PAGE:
Lidar and maps reveal population of ancient Angkor

Archaeologists report that 700,000-900,000 people lived in Cambodia’s medieval Greater Angkor region.

The sprawling tropical city, which covered 3,000 square kilometers (1,158 square miles), thrived from the 9th to the 15th centuries before being abandoned, possibly due to climate change.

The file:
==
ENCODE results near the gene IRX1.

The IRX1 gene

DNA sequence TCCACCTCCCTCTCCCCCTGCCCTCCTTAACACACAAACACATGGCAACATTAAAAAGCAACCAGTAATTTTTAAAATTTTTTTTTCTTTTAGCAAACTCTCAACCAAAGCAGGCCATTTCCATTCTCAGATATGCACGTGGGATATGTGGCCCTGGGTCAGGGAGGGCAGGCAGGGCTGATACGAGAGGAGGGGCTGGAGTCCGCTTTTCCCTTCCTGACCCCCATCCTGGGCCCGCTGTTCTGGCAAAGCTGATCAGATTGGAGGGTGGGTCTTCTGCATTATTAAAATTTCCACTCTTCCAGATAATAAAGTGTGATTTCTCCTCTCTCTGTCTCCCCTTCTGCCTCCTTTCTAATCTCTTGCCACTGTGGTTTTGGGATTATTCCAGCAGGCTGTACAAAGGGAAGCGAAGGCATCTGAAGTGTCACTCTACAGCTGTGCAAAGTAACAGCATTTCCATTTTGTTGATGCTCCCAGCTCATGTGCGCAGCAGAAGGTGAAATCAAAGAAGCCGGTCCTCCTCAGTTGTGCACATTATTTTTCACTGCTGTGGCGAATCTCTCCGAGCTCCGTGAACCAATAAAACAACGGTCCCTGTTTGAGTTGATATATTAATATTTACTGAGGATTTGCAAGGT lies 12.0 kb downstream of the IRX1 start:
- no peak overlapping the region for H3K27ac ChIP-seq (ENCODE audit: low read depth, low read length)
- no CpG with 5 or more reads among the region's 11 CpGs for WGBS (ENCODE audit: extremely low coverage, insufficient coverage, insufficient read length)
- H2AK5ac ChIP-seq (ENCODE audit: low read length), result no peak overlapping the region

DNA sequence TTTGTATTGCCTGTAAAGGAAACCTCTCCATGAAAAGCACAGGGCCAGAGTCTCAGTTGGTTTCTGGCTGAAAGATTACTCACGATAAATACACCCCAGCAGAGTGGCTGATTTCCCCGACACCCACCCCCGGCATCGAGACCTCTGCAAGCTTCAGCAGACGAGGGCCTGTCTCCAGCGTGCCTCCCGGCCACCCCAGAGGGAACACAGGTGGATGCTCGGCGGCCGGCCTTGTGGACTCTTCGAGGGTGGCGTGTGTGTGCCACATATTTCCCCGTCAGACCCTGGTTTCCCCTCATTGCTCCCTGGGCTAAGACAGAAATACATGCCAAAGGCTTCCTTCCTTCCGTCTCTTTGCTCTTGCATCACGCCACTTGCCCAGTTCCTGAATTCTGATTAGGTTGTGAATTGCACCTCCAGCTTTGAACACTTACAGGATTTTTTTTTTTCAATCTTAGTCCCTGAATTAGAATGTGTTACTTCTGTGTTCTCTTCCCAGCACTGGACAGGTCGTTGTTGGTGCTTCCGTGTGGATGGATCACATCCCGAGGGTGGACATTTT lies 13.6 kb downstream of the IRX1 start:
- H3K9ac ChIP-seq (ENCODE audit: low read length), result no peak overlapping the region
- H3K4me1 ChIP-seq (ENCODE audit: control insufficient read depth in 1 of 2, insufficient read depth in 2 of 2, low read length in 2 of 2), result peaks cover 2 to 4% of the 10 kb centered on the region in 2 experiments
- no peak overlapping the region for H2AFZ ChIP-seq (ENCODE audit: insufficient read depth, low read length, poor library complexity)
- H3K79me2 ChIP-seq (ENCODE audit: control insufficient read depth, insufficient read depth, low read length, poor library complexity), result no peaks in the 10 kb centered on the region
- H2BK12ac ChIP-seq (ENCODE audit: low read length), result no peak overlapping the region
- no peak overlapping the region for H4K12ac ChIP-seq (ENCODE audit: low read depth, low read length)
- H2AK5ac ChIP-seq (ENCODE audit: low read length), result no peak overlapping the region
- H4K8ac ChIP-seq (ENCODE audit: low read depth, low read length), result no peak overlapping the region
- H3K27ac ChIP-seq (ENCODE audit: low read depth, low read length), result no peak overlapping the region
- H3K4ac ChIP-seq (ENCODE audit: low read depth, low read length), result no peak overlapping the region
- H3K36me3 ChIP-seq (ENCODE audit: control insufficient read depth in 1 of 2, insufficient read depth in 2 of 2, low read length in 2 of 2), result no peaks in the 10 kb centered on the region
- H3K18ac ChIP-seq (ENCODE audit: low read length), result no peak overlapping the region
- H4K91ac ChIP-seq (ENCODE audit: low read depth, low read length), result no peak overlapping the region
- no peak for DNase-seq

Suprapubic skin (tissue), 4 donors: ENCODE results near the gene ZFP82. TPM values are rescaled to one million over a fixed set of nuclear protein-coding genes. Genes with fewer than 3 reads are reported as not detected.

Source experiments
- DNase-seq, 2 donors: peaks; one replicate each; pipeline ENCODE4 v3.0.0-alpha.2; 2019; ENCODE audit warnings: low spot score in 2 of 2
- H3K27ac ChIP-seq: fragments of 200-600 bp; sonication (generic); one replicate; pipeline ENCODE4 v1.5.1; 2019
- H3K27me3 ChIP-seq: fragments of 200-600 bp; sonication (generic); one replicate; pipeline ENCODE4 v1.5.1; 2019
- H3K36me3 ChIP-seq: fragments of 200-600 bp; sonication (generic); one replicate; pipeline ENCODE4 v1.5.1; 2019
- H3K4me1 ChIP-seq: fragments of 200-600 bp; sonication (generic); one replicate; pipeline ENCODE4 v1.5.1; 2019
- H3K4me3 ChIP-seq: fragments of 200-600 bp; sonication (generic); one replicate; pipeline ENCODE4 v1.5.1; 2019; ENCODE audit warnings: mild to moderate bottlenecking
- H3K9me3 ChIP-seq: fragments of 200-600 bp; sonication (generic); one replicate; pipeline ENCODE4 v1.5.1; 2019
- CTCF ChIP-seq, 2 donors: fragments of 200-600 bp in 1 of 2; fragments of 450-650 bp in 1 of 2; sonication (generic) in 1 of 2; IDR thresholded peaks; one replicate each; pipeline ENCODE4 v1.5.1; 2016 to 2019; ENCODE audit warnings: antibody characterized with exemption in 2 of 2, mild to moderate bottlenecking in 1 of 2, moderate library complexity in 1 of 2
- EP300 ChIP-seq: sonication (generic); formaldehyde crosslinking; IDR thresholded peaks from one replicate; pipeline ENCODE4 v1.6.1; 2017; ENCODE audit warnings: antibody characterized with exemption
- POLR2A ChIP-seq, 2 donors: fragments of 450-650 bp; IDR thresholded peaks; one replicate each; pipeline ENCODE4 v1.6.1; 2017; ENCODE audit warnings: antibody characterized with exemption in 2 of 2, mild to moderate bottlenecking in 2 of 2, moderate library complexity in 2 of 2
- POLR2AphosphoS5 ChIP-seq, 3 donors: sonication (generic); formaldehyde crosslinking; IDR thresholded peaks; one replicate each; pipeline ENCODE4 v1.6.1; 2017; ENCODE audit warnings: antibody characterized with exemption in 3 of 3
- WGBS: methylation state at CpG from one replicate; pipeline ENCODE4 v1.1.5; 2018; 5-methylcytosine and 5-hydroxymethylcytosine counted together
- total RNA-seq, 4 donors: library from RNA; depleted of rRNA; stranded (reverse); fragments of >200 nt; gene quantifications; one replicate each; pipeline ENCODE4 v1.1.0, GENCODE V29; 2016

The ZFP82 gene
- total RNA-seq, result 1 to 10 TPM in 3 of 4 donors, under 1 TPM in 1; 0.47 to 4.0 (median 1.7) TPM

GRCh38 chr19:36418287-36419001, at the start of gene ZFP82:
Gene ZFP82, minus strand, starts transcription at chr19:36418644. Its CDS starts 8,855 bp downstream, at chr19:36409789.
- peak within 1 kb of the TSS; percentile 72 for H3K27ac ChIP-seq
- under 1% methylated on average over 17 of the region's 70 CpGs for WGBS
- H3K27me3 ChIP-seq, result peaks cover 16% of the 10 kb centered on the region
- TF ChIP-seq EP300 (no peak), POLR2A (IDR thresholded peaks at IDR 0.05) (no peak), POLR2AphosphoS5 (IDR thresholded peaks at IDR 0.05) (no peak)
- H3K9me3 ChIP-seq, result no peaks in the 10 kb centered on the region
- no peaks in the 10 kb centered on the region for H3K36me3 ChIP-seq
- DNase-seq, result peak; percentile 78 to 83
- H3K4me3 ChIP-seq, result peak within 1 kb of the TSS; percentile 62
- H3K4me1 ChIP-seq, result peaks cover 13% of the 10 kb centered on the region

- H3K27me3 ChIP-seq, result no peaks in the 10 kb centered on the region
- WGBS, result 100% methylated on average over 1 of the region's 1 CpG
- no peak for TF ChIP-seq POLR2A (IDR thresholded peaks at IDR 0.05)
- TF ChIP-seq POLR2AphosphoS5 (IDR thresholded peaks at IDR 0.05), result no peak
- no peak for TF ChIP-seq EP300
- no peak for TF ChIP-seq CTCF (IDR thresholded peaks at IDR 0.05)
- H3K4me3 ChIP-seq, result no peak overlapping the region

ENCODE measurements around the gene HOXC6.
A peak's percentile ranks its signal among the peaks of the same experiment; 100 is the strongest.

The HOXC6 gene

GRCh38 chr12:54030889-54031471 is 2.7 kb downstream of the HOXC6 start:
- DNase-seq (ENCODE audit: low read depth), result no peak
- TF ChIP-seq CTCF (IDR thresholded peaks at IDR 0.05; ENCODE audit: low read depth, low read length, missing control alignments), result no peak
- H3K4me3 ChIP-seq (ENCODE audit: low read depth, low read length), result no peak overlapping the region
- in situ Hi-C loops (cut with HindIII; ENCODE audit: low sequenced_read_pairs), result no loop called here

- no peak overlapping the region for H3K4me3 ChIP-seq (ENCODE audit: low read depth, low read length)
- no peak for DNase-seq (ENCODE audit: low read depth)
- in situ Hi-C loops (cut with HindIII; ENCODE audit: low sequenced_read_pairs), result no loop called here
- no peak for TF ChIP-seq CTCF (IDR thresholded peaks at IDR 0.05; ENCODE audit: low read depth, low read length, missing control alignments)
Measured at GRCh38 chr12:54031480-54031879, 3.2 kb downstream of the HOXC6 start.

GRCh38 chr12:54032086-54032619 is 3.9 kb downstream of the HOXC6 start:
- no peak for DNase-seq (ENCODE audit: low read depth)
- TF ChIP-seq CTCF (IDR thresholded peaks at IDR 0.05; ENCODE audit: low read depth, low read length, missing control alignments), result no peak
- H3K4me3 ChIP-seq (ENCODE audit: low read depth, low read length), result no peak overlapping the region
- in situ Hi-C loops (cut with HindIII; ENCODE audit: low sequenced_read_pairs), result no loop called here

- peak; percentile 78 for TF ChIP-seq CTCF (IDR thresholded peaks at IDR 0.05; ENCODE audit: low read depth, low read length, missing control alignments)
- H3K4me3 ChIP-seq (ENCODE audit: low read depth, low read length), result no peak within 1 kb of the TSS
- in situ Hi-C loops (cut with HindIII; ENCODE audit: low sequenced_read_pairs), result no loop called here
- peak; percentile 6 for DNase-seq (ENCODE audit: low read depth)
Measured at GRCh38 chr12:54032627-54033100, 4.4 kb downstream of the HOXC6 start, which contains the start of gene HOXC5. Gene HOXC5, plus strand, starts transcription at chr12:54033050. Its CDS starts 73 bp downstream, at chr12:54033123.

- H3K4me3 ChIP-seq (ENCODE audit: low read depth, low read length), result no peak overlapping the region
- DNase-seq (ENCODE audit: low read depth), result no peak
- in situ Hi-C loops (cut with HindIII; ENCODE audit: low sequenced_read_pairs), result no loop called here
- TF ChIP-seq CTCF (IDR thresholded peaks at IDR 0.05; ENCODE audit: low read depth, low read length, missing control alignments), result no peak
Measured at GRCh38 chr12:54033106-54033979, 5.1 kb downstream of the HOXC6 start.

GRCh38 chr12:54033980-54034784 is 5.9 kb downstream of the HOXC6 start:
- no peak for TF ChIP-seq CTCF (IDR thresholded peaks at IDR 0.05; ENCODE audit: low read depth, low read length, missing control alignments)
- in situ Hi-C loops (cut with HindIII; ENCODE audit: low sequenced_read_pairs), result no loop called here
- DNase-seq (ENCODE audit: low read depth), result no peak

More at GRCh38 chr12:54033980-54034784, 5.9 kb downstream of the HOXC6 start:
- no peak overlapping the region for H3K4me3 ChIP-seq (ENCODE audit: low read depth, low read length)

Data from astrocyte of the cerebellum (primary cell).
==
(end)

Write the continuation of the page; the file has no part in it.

The paper, which combines more than 30 years of data with recent airborne lidar sensing, appears in the journal Science Advances.

Knowing the population and how it was distributed is vital for potentially helping cities now under climate pressures, says coauthor Roland Fletcher of the University of Sydney and head of the Angkor Research Program.

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